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1/2. Drug-induced long-QT syndrome associated with a subclinical SCN5A mutation.

    BACKGROUND: Subclinical mutations in genes associated with the congenital long-QT syndromes (LQTS) have been suggested as a risk factor for drug-induced LQTS and accompanying life-threatening arrhythmias. Recent studies have identified genetic variants of the cardiac K channel genes predisposing affected individuals to acquired LQTS. We have identified a novel Na channel mutation in an individual who exhibited drug-induced LQTS. methods AND RESULTS: An elderly Japanese woman with documented QT prolongation and torsade de pointes during treatment with the prokinetic drug cisapride underwent mutational analysis of LQTS-related genes. A novel missense mutation (L1825P) was identified within the C-terminus region of the cardiac Na channel (SCN5A). The L1825P channel heterologously expressed in tsA-201 cells showed Na current with slow decay and a prominent tetrodotoxin-sensitive noninactivating component, similar to the gain-of-function phenotype most commonly observed for SCN5A-associated congenital LQTS (LQT3). In addition, L1825P exhibited loss of function Na channel features characteristic of brugada syndrome. Peak Na current density observed in cells expressing L1825P was significantly diminished, and the voltage dependence of activation and inactivation was shifted toward more positive and negative potentials, respectively. CONCLUSIONS: This study demonstrates that subclinical mutations in the LQTS-related gene SCN5A may predispose certain individuals to drug-induced cardiac arrhythmias.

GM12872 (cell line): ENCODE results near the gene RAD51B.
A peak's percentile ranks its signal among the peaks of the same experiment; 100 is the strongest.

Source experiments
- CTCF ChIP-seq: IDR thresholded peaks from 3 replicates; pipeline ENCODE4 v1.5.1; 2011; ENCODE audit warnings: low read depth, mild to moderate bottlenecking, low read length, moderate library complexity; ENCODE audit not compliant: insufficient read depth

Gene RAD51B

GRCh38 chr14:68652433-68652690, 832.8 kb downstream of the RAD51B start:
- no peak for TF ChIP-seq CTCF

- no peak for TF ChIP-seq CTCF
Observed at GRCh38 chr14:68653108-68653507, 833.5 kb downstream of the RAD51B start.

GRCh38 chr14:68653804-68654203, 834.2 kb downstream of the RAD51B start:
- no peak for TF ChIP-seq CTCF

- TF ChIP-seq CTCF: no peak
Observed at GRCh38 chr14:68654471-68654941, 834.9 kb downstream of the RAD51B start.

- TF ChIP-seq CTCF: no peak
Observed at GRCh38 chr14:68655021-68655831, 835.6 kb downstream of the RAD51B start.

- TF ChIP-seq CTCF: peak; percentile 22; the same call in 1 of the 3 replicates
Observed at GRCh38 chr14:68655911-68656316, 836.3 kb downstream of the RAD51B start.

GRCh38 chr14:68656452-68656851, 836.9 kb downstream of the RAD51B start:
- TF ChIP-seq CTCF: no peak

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2/2. Molecular mechanism of rigid spine with muscular dystrophy type 1 caused by novel mutations of selenoprotein N gene.

    Mutations of selenoprotein N, 1 gene (SEPN1) cause rigid spine with muscular dystrophy type 1 (RSMD1), multiminicore disease, and desmin-related myopathy. We found two novel SEPN1 mutations in two Japanese patients with RSMD1. To clarify the pathomechanism of RSMD1, we performed immunohistochemical studies using a newly developed antibody for selenoprotein N. Selenoprotein N was diffusely distributed in the cytoplasm of the control muscle, but was reduced and irregularly expressed in the cytoplasm of a patient with RSMD1. The expression pattern was very similar to that of calnexin, a transmembrane protein of the endoplasmic reticulum. Selenoprotein N seems to be an endoplasmic reticulum glycoprotein, and loss of this protein leads to disturbance of muscular function. One of the families had the SEPN1 homozygous mutation in the initiation codon 1_2 ins T in exon 1 and showed truncated protein expression. The other had a homozygous 20-base duplication mutation at 80 (80_99dup, frameshift at R27) which, in theory, should generate many nonsense mutations including TGA. These nonsense mutations are premature translation termination codons and they degrade immediately by the process of nonsense-mediated decay (NMD). However, truncated selenoprotein N was also expressed. A possible mechanism behind this observation is that SEPN1 mRNAs may be resistant to NMD. We report on the possible molecular mechanism behind these mutations in SEPN1. Our study clarifies molecular mechanisms of this muscular disorder.
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